What Meeting Céline Dion Means to Me as a Person Who Experienced Trauma


“I am a recovering
Anxiety
 addict
A broken perfectionist
Somewhat erratic
I am recovering
A constant regretter
Hold it against her
At least till forever

Little by little, day by day
One step at a time
Shake off the devil, oh
Take back my peace of mind”

Recovering” by Céline Dion. Written by Pink.

Hans Christian Anderson said: “When words fail, music speaks.” I’ve always been obsessed with music. As a child, I watched every Rogers and Hammerstein musical over and over again, recreating the scenes alone in my room, me as the heroine, my favorite stuffed kangaroo as the hero. I worshipped singer after singer. Diana Ross, Tina Turner, Madonna. I always lived my life vicariously through music and found it to be the one constant in my life — my steadfast companion when I was alone and felt like life had left me alone, helpless and powerless in a home without competent parenting, emotional incest and sexual abuse.

School wasn’t much better, with the constant bullying and feeling like I don’t belong. But… all that changed in high school. In my sophomore year, I met my French teacher — a warm, caring woman with whom I felt safe and connected. It was during her classes, during lunch hours spent with her and after school listening to French music where I was introduced to a young French Canadian songbird from Quebec named Céline Dion. I didn’t know who she was, but I knew while listening to her sing in the safety of my teacher’s classroom that all my fears and loneliness faded away, even if for just a moment.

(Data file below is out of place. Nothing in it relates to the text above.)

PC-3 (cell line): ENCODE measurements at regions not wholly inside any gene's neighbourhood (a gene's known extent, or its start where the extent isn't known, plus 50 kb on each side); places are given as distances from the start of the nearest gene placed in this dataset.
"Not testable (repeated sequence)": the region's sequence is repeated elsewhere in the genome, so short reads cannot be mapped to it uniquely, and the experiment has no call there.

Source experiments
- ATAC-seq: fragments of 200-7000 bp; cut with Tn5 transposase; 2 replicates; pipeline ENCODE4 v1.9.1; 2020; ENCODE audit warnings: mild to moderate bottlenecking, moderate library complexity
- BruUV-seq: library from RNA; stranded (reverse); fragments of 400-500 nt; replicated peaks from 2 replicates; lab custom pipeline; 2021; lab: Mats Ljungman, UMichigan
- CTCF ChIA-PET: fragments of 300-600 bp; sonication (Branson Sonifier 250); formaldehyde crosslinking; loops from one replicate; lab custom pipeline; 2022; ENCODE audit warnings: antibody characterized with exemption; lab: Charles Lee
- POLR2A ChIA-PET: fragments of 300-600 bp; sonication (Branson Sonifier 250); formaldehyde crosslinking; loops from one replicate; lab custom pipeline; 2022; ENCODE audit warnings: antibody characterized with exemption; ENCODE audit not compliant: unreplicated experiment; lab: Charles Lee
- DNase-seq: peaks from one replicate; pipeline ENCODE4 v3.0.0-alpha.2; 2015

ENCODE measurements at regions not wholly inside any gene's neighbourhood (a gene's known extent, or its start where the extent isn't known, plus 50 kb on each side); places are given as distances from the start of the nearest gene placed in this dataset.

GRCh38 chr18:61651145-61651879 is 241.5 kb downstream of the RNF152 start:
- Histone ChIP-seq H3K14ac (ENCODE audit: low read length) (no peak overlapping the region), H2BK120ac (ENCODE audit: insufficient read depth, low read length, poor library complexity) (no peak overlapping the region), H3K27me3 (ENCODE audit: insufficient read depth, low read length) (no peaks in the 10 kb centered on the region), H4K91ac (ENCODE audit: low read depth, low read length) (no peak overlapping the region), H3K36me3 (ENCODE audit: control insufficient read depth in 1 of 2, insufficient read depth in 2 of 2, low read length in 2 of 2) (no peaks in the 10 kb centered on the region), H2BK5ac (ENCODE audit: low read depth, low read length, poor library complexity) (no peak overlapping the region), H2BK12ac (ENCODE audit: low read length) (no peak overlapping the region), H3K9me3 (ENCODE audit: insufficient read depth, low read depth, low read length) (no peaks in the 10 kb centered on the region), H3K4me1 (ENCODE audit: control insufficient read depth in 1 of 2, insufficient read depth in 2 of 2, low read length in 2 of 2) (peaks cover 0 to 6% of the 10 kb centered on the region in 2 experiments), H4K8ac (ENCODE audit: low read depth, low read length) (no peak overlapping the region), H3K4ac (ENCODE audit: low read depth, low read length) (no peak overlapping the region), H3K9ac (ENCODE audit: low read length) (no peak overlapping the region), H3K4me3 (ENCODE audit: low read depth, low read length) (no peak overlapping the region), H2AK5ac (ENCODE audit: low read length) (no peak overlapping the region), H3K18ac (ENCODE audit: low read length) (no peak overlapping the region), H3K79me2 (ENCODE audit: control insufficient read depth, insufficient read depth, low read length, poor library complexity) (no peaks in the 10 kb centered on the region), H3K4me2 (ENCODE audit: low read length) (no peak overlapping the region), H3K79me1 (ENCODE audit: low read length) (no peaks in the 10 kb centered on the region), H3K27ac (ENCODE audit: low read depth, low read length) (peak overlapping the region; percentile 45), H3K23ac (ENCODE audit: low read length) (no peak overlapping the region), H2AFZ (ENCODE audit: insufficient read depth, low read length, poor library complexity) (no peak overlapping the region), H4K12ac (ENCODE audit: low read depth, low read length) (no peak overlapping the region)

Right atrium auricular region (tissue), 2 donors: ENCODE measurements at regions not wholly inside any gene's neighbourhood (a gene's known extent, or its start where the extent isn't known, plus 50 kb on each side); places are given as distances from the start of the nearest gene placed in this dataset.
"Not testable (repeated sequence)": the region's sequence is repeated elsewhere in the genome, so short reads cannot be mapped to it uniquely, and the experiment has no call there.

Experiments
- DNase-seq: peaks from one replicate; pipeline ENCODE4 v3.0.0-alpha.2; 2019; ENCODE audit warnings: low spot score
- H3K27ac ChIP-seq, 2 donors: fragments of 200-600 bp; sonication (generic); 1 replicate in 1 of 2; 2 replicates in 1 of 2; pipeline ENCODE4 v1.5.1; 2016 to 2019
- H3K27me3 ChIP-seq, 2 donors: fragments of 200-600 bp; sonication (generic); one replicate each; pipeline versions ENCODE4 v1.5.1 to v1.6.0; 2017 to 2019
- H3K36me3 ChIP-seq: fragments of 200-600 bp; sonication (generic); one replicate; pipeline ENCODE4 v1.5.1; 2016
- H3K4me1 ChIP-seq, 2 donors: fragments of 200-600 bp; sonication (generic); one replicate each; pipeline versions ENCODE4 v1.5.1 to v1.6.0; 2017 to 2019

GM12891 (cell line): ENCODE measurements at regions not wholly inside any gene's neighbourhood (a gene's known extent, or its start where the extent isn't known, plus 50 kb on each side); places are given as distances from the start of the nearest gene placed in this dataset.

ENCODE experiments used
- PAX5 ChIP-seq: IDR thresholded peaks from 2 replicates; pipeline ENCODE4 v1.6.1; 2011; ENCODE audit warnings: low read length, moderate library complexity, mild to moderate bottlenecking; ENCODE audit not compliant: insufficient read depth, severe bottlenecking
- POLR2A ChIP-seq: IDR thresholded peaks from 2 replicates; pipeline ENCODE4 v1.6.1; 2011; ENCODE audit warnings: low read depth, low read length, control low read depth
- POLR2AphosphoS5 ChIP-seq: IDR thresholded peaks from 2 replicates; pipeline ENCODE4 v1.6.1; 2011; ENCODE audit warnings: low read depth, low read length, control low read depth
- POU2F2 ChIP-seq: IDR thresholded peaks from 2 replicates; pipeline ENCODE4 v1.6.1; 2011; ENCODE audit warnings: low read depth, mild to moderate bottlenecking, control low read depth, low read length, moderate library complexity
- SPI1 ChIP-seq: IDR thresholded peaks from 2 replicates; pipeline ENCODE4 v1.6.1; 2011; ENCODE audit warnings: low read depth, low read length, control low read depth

In 1997, a small film became an enormous success and with it, a song took the world by storm. The film was “Titanic,” the song “My Heart Will Go On,” and seemingly overnight the Canadian songbird became an international superstar.

Céline was everywhere, and all of a sudden I was reminded of the safety of that classroom, listening to that angelic voice. I was a fan of her singing, but I soon became a fan of the woman she was. Born in a tiny town outside of Montreal in a poor family, the 14th child, the accident. This child, who had remarkable talent but was teased for her “vampire teeth” by her schoolmates, was turned into an international superstar through perseverance, hard work, support from her family and an incredible producer turned husband.